Some people in prison shoplifted three times and got a life sentence. That’s crazy. Let’s invest in people’s lives so they can be successful citizens on the outside.
I suspect investing in their lives is not putting them in solitary confinement.
Solitary confinement is an unfortunate and necessary evil. The central figure in an HBO film that premiered in February is a kid named Randall, who went to prison for a horrible violent murder. In prison he took the life of a fellow inmate, again in a very, very violent and egregious way. You have to put him away in a cell for 23 hours a day. The question is: The moment Randall arrived in that cell, are you just locking him away—OK, took care of that problem—or are you giving Randall a pathway to potentially return to the general population? That’s justice that restores.
What’s the pathway for Randall?
The State of Virginia offers a step-down program. If you complete a certain curriculum, behave yourself with the corrections officers, and do what you are told, you will eventually be provided the opportunity to live in a unit with a bit of interaction with men in that unit.
Many lawyers have told me they’re troubled by plea bargaining but see it as a necessary evil. How do you see it?
Eighty percent of cases get pleaded out now, and people confess to crimes they haven’t even committed because they’d rather have a short sentence than the likelihood of a long sentence. Too often people, and particularly the poor, are under-represented. The idea that you plead out and get two years, but if you don’t you get 10: That’s not justice.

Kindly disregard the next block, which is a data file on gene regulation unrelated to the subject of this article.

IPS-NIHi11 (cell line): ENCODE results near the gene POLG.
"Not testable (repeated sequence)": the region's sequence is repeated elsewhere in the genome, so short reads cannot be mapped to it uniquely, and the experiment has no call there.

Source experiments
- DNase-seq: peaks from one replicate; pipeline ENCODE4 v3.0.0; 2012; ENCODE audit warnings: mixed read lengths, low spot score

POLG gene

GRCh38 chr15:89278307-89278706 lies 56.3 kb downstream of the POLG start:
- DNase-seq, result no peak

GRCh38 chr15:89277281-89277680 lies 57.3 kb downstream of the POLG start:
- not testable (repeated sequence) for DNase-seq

Where is there the political will to spend more taxpayer money on public defenders?
There’s not, and won’t be unless Christians stand up and demand justice that restores and a balanced justice system.
What’s Prison Fellowship’s prime priority now?
Sentencing reform, primarily for nonviolent drug offenses, because it is the easiest to address.
How often can electronic monitoring be an alternative to incarceration?
That can be a great alternative for first-time offenses and nonviolent drug offenses. You can keep people productive, with their families, and hopefully on a path that deals with the core issues, such as addiction.
What are the advantages and disadvantages of giving certificates to ex-offenders who have gone drug-free and crime-free for a certain amount of time?
Our second priority when it comes to public policy is second chances: breaking down the second prison that exists when people get out of prison, providing a pathway by which people can find gainful employment, housing, and community, particularly a Christian community.
What about prisons that allow mothers who give birth in prison to have their babies, and prisons that have inmates training dogs?
Those are great programs. In a Minnesota women’s unit babies can be with their mothers. That sets the foundation for a healthy family experience once the mother gets out of prison. The dog training I’ve seen firsthand at Muskegon, Mich. The dogs sleep with the men in their cells. It’s a beautiful thing, and it adds to the level of peace in the prison versus anxiety and strife.
I spent a night in a cell at the Louisiana State Penitentiary at the invitation of Warden Burl Cain, a member of your Prison Fellowship board. He encourages some of his inmates to get seminary degrees in prison and minister to others.
It’s his vision to get seminary programs launched in prisons all over the country. Long-termers and lifers become advocates of hope and peace.